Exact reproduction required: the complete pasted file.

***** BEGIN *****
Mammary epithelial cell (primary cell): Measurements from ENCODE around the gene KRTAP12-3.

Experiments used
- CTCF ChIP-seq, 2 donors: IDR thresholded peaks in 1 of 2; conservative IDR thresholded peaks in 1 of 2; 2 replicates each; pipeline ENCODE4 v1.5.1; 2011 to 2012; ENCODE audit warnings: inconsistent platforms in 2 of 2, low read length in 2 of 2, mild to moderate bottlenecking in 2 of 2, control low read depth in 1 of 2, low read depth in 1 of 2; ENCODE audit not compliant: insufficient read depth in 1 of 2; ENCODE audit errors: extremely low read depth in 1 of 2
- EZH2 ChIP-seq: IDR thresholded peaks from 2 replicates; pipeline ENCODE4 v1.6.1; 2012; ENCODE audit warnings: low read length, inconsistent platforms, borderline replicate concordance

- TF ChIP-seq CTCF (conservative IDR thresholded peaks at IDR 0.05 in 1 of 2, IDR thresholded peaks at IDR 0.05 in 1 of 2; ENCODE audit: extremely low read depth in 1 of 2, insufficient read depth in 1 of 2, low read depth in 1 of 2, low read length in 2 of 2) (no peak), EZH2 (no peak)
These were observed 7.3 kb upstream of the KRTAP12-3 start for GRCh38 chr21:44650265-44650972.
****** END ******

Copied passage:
Mammary epithelial cell (primary cell): Measurements from ENCODE around the gene KRTAP12-3.

Experiments used
- CTCF ChIP-seq, 2 donors: IDR thresholded peaks in 1 of 2; conservative IDR thresholded peaks in 1 of 2; 2 replicates each; pipeline ENCODE4 v1.5.1; 2011 to 2012; ENCODE audit warnings: inconsistent platforms in 2 of 2, low read length in 2 of 2, mild to moderate bottlenecking in 2 of 2, control low read depth in 1 of 2, low read depth in 1 of 2; ENCODE audit not compliant: insufficient read depth in 1 of 2; ENCODE audit errors: extremely low read depth in 1 of 2
- EZH2 ChIP-seq: IDR thresholded peaks from 2 replicates; pipeline ENCODE4 v1.6.1; 2012; ENCODE audit warnings: low read length, inconsistent platforms, borderline replicate concordance

- TF ChIP-seq CTCF (conservative IDR thresholded peaks at IDR 0.05 in 1 of 2, IDR thresholded peaks at IDR 0.05 in 1 of 2; ENCODE audit: extremely low read depth in 1 of 2, insufficient read depth in 1 of 2, low read depth in 1 of 2, low read length in 2 of 2) (no peak), EZH2 (no peak)
These were observed 7.3 kb upstream of the KRTAP12-3 start for GRCh38 chr21:44650265-44650972.